Lessons from Behind the Lens of a Legendary Wildlife Photographer: In All Honesty, This Is Really Just a Starting Point
I’ve been incredibly fortunate that, in all my years, I’ve never had my gear go down so I couldn’t shoot. I’m pretty much a zealot about keeping my gear clean, charged, and tucked in at night. I want to encourage you to take the same care of your gear. When I travel, I have along a camera care kit that has just about everything in it for taking care of the gear. You’ll find its contents in Appendix 2.
Working with electronics, as we do with digital, moisture, grease, and dust can be our biggest enemies. Simple daily care makes any gear going down on us a non-issue, though. The key is a clean, white T-shirt that you use to wipe all your gear down. It is amazing how this simple tool and technique keeps the vast majority of the daily grime from killing the camera. The basic regime I go through every night is best learned and observed on the four Camera Care videos posted on the Moose Library page of our website. So, rather than taking precious page space to cover that here, I’ll simply say: You’ve gotta do it, there’s no way around it, and it pays big dividends.
Working in the rain is very, very common for wildlife photographers. I tend to dive right in and not shy away from the moisture and, as long as I can handle it, I know my gear can, as well. I’ve tried all the covers and, while they work, they are a pain in the ass to work with. What I’ve been using for the last two years is not truly a rain cover, but works really well for that and just general protection of the lens (like when shooting out a truck window).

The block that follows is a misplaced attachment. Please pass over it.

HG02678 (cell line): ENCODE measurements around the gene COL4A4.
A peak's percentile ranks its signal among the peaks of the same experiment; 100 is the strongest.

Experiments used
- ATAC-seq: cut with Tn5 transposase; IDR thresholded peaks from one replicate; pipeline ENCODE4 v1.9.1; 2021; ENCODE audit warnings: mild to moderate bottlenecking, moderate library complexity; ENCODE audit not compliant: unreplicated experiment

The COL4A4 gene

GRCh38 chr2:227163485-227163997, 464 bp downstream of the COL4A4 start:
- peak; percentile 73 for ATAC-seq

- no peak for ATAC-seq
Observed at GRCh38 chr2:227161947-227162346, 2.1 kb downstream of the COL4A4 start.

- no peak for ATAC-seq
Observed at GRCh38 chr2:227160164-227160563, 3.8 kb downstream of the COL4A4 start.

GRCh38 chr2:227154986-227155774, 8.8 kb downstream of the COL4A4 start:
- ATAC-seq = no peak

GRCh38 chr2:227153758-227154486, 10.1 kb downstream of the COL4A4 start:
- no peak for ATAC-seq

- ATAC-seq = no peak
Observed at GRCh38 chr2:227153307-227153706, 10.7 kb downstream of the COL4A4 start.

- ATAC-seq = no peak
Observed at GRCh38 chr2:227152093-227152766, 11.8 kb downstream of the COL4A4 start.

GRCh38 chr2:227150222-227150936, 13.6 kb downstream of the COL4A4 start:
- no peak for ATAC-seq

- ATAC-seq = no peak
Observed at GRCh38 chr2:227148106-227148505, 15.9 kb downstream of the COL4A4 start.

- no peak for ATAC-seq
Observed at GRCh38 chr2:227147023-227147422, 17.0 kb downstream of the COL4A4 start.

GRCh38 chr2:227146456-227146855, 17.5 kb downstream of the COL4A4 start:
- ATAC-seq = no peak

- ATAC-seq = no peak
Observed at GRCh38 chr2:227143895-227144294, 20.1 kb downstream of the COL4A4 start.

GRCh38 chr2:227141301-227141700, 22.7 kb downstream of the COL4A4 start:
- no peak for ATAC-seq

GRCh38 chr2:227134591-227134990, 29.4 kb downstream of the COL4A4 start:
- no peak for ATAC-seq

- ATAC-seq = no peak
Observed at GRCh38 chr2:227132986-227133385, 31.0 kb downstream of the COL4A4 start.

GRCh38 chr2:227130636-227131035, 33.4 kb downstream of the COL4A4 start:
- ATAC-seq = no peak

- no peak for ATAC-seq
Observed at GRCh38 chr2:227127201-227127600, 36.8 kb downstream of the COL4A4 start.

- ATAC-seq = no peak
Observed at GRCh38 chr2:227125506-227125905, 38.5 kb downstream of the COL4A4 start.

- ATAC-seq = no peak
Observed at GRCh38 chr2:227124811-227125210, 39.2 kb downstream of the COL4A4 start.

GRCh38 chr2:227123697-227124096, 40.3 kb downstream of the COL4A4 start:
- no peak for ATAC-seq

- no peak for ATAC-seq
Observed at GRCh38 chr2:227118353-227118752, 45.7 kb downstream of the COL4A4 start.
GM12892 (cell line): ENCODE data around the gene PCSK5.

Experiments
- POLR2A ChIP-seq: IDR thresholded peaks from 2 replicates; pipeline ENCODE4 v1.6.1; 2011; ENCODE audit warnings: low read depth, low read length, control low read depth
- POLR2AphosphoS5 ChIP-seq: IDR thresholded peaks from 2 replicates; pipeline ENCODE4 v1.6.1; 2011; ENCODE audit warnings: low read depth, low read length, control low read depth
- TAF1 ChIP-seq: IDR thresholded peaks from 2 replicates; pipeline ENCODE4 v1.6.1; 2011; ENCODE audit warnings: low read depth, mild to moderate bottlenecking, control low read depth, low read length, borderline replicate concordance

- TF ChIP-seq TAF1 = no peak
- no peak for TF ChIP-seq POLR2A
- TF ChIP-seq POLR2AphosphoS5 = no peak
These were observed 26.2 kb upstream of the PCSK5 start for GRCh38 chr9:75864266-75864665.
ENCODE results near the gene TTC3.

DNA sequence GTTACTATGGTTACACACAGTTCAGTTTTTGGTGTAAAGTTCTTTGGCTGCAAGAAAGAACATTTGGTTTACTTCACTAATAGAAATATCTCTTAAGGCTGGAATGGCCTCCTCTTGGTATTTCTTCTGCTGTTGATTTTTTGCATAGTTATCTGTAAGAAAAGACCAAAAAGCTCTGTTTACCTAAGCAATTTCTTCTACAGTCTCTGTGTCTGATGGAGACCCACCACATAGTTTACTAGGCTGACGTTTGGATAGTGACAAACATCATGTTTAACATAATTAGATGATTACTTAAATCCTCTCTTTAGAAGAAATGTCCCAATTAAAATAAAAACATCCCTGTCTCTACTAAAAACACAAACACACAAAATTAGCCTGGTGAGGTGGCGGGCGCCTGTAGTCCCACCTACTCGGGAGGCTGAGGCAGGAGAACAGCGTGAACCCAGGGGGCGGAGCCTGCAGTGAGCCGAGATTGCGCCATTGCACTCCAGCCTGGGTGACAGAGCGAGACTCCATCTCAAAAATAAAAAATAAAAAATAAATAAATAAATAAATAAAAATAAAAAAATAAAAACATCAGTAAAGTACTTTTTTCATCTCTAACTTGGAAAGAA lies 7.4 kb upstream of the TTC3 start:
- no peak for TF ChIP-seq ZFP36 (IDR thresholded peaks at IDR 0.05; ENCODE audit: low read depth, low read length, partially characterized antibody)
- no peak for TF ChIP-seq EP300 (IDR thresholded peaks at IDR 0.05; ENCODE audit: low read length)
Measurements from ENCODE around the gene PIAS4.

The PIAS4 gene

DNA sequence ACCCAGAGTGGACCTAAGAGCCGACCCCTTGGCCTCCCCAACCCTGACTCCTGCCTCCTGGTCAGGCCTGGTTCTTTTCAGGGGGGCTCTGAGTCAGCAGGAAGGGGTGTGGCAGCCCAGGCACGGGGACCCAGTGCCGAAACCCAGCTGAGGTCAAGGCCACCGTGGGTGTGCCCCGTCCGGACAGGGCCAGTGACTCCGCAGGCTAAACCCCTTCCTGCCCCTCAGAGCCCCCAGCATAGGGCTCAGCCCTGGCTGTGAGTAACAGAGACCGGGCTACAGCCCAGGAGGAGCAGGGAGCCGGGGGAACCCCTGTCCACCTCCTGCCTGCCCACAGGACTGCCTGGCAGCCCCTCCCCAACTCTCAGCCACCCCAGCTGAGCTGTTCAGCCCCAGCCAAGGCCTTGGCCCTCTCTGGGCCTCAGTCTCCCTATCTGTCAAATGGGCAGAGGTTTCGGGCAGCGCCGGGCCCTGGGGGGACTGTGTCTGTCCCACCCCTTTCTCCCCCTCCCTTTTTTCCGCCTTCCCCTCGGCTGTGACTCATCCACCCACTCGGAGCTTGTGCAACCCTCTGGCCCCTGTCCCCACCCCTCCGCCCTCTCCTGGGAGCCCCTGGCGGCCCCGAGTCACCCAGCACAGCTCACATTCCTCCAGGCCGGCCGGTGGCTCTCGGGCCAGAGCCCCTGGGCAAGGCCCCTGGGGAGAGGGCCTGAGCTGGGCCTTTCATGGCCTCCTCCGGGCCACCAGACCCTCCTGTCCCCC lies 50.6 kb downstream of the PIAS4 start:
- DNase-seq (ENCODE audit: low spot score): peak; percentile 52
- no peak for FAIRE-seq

The LensCoat is a neoprene wrap that protects most of the lens barrel. It’s not a complete cover, but I’ve found it does a great job. In conjunction with it, I use a clean, white, hand towel that I swear fell into my luggage at that hotel. This is used to blot the gear dry—not wipe it dry. Blotting prevents moisture from being forced into cracks and crevices of the gear, where moisture shouldn’t go. So the clean, white towel is used by just pressing it against the wet gear and letting its natural absorbency do the job of drying the gear. One of these towels is in every one of my photopacks, so I always have one with me.
Working in inclement weather is really a hallmark of the diehard photographer. This includes cold—true cold, where your breath fogs up your eyepiece (which quickly teaches you not to breathe on it). Often, when this is the case, you and your gear are going in and out of the cold, which can cause, at the least, fogging, and at the most, condensation on your gear, in particular the glass. I’m suggesting you don’t need to fret about all of this.
The key is to keep condensation from forming on your gear. The problem normally starts when you come in from the first day of shooting in such weather. The goal is to get your gear into the warmth and up to room temp as quickly as possible, so you can upload cards, clean it, and charge batteries. So, when you get to your room, take your gear out, lay it on the bed, grab a clean, white, bath towel, and instantly cover the gear. The condensation will form on the towel and not the gear. Once the gear is room temp, take care of it as normal.
Once the gear is all clean, place it back into its bag and place it in the coldest part of your room for the night. The next day, once out shooting, if possible, have the gear out and keep out what you’re going to use from its bag, but under the cover of a white towel. Again, the towel will help with the fogging. The goal is maintaining an even temp for the gear as much as possible and keeping all moisture out of your bag. Take care of your gear, and it will take care of you.